Received: 28 January 2010 / Revised: 4 March 2010 / Accepted: 15 March 2010 / Published: 1 April 2010
Cited by 14 | PDF Full-text (817 KB) | HTML Full-text | XML Full-text
Abstract
Ubiquitous home healthcare systems have been playing an increasingly significant role in the treatment and management of chronic diseases, such as diabetes and hypertension, but progress has been hampered by the lack of standardization in the exchange of medical health care information. [...] Read more.
Ubiquitous home healthcare systems have been playing an increasingly significant role in the treatment and management of chronic diseases, such as diabetes and hypertension, but progress has been hampered by the lack of standardization in the exchange of medical health care information. In an effort to establish standardization, this paper proposes a home healthcare monitoring system data exchange scheme between the HL7 standard and the IEEE1451 standard. IEEE1451 is a standard for special sensor networks, such as industrial control and smart homes, and defines a suite of interfaces that communicate among heterogeneous networks. HL7 is the standard for medical information exchange among medical organizations and medical personnel. While it provides a flexible data exchange in health care domains, it does not provide for data exchange with sensors. Thus, it is necessary to develop a data exchange schema to convert data between the HL7 and the IEEE1451 standard. This paper proposes a schema that can exchange data between HL7 devices and the monitoring device, and conforms to the IEEE 1451 standard. The experimental results and conclusions of this approach are presented and show the feasibility of the proposed exchange schema. Full article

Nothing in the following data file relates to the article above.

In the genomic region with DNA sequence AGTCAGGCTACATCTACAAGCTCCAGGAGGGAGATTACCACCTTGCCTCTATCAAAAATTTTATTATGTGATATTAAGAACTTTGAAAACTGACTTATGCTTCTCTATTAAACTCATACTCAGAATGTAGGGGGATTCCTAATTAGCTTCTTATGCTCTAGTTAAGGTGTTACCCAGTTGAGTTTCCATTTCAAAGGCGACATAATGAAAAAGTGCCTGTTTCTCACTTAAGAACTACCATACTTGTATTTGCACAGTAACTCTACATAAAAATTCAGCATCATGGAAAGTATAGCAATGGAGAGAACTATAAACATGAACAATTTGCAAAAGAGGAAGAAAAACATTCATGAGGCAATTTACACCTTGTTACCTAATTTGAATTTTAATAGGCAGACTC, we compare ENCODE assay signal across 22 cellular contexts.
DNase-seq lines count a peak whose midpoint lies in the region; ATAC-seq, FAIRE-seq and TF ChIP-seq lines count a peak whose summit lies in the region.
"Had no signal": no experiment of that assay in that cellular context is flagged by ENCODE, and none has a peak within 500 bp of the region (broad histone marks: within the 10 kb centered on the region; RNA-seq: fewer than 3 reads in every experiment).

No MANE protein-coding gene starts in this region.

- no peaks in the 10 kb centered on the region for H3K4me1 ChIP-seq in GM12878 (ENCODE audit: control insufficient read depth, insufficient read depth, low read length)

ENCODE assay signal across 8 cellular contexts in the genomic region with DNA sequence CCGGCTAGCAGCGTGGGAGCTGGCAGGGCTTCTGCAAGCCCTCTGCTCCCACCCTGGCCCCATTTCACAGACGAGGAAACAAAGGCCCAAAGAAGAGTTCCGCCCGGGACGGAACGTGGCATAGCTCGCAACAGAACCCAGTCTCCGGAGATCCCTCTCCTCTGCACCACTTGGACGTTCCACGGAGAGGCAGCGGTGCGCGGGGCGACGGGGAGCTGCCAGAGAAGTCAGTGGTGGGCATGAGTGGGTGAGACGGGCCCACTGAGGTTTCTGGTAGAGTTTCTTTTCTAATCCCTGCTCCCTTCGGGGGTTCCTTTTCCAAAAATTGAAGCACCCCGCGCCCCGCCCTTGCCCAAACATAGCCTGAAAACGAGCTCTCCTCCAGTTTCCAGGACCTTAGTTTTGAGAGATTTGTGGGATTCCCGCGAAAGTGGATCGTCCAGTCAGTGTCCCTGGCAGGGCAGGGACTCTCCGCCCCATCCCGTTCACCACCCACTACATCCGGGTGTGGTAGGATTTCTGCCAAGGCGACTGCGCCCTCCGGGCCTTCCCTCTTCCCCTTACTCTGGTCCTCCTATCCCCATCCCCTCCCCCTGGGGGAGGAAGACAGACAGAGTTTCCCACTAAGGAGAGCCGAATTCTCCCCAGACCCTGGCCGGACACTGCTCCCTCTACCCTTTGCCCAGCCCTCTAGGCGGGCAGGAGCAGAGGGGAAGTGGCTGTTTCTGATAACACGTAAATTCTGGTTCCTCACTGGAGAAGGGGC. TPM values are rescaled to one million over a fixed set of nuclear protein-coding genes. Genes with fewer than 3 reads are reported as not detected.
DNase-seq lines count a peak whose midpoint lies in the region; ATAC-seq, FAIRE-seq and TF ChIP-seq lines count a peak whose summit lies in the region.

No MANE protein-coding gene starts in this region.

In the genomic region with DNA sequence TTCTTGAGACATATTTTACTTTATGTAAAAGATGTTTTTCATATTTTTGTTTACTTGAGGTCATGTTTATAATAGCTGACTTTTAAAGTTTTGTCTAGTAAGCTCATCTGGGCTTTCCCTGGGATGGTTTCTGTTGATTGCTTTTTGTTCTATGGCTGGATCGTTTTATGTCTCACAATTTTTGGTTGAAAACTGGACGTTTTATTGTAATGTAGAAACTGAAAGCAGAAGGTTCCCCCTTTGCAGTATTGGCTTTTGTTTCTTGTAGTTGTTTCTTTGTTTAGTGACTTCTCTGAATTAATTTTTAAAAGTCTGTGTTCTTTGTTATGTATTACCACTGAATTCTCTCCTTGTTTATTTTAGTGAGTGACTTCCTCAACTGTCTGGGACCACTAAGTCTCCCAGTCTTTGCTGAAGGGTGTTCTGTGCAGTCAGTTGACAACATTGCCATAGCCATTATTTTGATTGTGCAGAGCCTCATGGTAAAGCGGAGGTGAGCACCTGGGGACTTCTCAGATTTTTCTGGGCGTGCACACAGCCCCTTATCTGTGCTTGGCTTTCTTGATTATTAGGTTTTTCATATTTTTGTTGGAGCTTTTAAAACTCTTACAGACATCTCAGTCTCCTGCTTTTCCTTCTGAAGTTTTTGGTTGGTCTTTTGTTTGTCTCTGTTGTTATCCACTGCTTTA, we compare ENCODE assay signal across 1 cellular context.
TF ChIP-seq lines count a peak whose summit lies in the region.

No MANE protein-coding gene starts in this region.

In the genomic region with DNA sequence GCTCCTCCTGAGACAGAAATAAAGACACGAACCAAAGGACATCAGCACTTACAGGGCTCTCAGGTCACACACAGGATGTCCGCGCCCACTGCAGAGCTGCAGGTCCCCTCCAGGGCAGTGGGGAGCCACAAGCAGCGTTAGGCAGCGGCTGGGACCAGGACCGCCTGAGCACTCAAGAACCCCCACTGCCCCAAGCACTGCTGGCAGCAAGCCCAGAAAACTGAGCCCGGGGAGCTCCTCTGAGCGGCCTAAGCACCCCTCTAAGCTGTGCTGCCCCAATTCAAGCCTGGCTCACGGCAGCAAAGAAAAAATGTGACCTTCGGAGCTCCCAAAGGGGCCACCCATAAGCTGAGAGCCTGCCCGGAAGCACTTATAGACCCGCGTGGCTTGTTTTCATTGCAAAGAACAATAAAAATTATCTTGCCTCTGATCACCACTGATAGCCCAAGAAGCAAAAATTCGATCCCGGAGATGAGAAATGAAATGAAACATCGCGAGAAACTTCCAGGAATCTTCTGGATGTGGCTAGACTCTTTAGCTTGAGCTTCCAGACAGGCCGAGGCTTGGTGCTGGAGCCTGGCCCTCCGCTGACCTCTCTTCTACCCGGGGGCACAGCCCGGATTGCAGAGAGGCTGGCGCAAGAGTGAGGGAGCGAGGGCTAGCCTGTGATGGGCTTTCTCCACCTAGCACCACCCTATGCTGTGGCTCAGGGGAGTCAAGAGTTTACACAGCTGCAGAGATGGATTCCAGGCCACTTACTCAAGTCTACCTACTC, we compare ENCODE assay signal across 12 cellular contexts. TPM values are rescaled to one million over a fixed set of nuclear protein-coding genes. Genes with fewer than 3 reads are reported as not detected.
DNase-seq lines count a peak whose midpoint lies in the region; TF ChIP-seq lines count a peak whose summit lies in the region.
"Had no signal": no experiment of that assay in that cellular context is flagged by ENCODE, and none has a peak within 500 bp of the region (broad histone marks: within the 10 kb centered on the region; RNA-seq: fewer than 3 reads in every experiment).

(This article belongs to the Special Issue Advances in Transducers)
Open AccessArticle Design and Instrumentation of a Measurement and Calibration System for an Acoustic Telemetry System
Sensors 2010, 10(4), 3090-3099; doi:10.3390/s100403090
Received: 31 January 2010 / Revised: 20 February 2010 / Accepted: 23 March 2010 / Published: 31 March 2010
Cited by 21 | PDF Full-text (332 KB) | HTML Full-text | XML Full-text
Abstract
The Juvenile Salmon Acoustic Telemetry System (JSATS) is an active sensing technology developed by the U.S. Army Corps of Engineers, Portland District, for detecting and tracking small fish. It is used primarily for evaluating behavior and survival of juvenile salmonids migrating through [...] Read more.